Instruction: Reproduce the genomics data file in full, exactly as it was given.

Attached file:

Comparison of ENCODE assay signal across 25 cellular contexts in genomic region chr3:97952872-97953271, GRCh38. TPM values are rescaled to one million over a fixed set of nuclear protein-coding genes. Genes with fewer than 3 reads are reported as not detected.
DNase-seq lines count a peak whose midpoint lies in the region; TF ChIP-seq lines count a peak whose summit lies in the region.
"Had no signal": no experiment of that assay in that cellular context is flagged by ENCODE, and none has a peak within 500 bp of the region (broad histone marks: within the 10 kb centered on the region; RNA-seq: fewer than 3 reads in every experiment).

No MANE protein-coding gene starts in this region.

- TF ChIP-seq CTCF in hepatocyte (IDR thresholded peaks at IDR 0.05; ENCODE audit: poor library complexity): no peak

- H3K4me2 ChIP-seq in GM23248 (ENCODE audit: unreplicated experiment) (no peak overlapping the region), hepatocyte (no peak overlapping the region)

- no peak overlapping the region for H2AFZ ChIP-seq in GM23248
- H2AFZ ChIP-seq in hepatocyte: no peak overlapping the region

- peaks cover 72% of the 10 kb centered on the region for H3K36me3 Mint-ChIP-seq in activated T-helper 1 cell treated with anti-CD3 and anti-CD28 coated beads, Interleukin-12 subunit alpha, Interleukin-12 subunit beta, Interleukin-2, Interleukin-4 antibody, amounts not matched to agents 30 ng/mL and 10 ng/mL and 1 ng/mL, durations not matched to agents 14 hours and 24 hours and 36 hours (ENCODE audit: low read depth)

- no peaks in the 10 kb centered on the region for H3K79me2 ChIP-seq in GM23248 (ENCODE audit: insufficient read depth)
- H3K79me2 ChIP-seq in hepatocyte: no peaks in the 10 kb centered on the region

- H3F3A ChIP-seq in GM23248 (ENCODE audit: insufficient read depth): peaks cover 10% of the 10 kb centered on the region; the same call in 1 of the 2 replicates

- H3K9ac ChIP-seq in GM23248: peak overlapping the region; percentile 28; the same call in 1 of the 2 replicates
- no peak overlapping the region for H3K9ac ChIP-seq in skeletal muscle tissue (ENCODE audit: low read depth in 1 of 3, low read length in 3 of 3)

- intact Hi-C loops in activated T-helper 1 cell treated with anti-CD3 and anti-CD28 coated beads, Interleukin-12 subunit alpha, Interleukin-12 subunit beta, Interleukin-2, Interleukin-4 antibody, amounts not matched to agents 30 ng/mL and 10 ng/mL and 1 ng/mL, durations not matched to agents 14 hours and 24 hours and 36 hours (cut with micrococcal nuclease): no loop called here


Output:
Comparison of ENCODE assay signal across 25 cellular contexts in genomic region chr3:97952872-97953271, GRCh38. TPM values are rescaled to one million over a fixed set of nuclear protein-coding genes. Genes with fewer than 3 reads are reported as not detected.
DNase-seq lines count a peak whose midpoint lies in the region; TF ChIP-seq lines count a peak whose summit lies in the region.
"Had no signal": no experiment of that assay in that cellular context is flagged by ENCODE, and none has a peak within 500 bp of the region (broad histone marks: within the 10 kb centered on the region; RNA-seq: fewer than 3 reads in every experiment).

No MANE protein-coding gene starts in this region.

- TF ChIP-seq CTCF in hepatocyte (IDR thresholded peaks at IDR 0.05; ENCODE audit: poor library complexity): no peak

- H3K4me2 ChIP-seq in GM23248 (ENCODE audit: unreplicated experiment) (no peak overlapping the region), hepatocyte (no peak overlapping the region)

- no peak overlapping the region for H2AFZ ChIP-seq in GM23248
- H2AFZ ChIP-seq in hepatocyte: no peak overlapping the region

- peaks cover 72% of the 10 kb centered on the region for H3K36me3 Mint-ChIP-seq in activated T-helper 1 cell treated with anti-CD3 and anti-CD28 coated beads, Interleukin-12 subunit alpha, Interleukin-12 subunit beta, Interleukin-2, Interleukin-4 antibody, amounts not matched to agents 30 ng/mL and 10 ng/mL and 1 ng/mL, durations not matched to agents 14 hours and 24 hours and 36 hours (ENCODE audit: low read depth)

- no peaks in the 10 kb centered on the region for H3K79me2 ChIP-seq in GM23248 (ENCODE audit: insufficient read depth)
- H3K79me2 ChIP-seq in hepatocyte: no peaks in the 10 kb centered on the region

- H3F3A ChIP-seq in GM23248 (ENCODE audit: insufficient read depth): peaks cover 10% of the 10 kb centered on the region; the same call in 1 of the 2 replicates

- H3K9ac ChIP-seq in GM23248: peak overlapping the region; percentile 28; the same call in 1 of the 2 replicates
- no peak overlapping the region for H3K9ac ChIP-seq in skeletal muscle tissue (ENCODE audit: low read depth in 1 of 3, low read length in 3 of 3)

- intact Hi-C loops in activated T-helper 1 cell treated with anti-CD3 and anti-CD28 coated beads, Interleukin-12 subunit alpha, Interleukin-12 subunit beta, Interleukin-2, Interleukin-4 antibody, amounts not matched to agents 30 ng/mL and 10 ng/mL and 1 ng/mL, durations not matched to agents 14 hours and 24 hours and 36 hours (cut with micrococcal nuclease): no loop called here